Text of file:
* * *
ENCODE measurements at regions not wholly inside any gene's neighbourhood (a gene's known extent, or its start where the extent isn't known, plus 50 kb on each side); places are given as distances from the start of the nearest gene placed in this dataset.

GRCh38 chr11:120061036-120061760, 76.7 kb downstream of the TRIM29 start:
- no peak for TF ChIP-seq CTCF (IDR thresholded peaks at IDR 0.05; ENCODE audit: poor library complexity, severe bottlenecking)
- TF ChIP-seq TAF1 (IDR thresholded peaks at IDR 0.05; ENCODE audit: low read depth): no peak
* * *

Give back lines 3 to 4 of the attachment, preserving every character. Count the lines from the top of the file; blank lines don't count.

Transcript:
- no peak for TF ChIP-seq CTCF (IDR thresholded peaks at IDR 0.05; ENCODE audit: poor library complexity, severe bottlenecking)
- TF ChIP-seq TAF1 (IDR thresholded peaks at IDR 0.05; ENCODE audit: low read depth): no peak